Defending Their Country, and Reputation

The Reserve Officers Training Corps

When Sean P. McLaughlin '91 held the door open for a housemate's father last fall, he was only performing a common courtesy.

But McLaughlin, dressed in his Air Force ROTC uniform at the time, says he was suprised at the man's response.

"He made some snide comment," McLaughlin remembers. "Something like 'at least you [ROTC] guys are good for something.'"

"We fought about it [verbally] for 10 to 15 minutes," McLaughlin says.

McLaughlin's story--an "absurd situation," he terms it--exemplifies the verbal harassment some students in the Reserve Officers Training Corps (ROTC) say they have had to contend with here. From its tumultuous expulsion off campus in 1969 to last year's debate over returning the program to Harvard, ROTC has had an uneasy relationship with the University.

Most ROTC students admit that they have not been openly harassed, but many acknowledge that they have come to expect "dirty looks" and "stares" when they wear their uniforms.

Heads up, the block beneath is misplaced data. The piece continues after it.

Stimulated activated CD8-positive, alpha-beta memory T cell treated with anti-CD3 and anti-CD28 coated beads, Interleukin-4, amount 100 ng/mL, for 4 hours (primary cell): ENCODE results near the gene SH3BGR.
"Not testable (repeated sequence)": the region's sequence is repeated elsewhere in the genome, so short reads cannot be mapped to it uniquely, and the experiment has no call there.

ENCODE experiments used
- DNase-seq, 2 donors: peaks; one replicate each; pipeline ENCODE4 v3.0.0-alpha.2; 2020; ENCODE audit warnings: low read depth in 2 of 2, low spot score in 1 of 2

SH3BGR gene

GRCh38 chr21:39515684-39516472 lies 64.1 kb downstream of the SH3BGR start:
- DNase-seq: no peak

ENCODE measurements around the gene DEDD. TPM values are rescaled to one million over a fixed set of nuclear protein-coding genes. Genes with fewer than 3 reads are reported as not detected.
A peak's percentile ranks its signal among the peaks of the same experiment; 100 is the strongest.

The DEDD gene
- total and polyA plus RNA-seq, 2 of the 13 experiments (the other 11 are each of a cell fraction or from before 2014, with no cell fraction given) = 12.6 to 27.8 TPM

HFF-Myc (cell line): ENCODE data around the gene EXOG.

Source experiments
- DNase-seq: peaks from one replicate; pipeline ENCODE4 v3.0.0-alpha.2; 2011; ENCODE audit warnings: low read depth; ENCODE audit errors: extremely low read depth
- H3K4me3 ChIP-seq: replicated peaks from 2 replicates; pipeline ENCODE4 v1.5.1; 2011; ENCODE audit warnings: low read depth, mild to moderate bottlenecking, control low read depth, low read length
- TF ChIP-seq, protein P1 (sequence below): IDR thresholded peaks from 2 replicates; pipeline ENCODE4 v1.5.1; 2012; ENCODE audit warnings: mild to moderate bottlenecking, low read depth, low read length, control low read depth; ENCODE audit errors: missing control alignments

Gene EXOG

"There's just a feeling, and that's sad that it exists," says Christina L. Ulses '90, a Navy ROTC student.

"I can feel it generally around campus...definitely a pervasive anti-ROTC feeling," says Mario Mancuso '91, an Army ROTC student. "It's something that you contend with, but you go on."

And though they may face a feeling of campus opposition, ROTC students unanimously continue to declare their pride in what they do, emphatically praising the "camaraderie," "morale" and "togetherness" of the ROTC program.

The cadets and midshipmen argue that ROTC is the best way they can explore new fields and fulfill their obligations as citizens while having their education funded by the government. Serving the government has become a source of unparalleled opportunity and pride in both family and country, they say.

Defending the Country

Currently on a two and-a-half year scholarship from Army ROTC, James P. Coleman '92 cites his family's "very big military tradition" and his "sense of moral patriotism" as the primary reasons for his enlistment.

"Since I was young, I was indoctrinated with the values of military life," says Coleman, whose father was a career military officer.

"I think it's important that clear-minded rational individuals be in a good position to defend the country," Coleman says. "I want to be trained to lead troops...to have a moral command."

Sang Yun Kim '92 says that real world experience compelled him to join Army ROTC.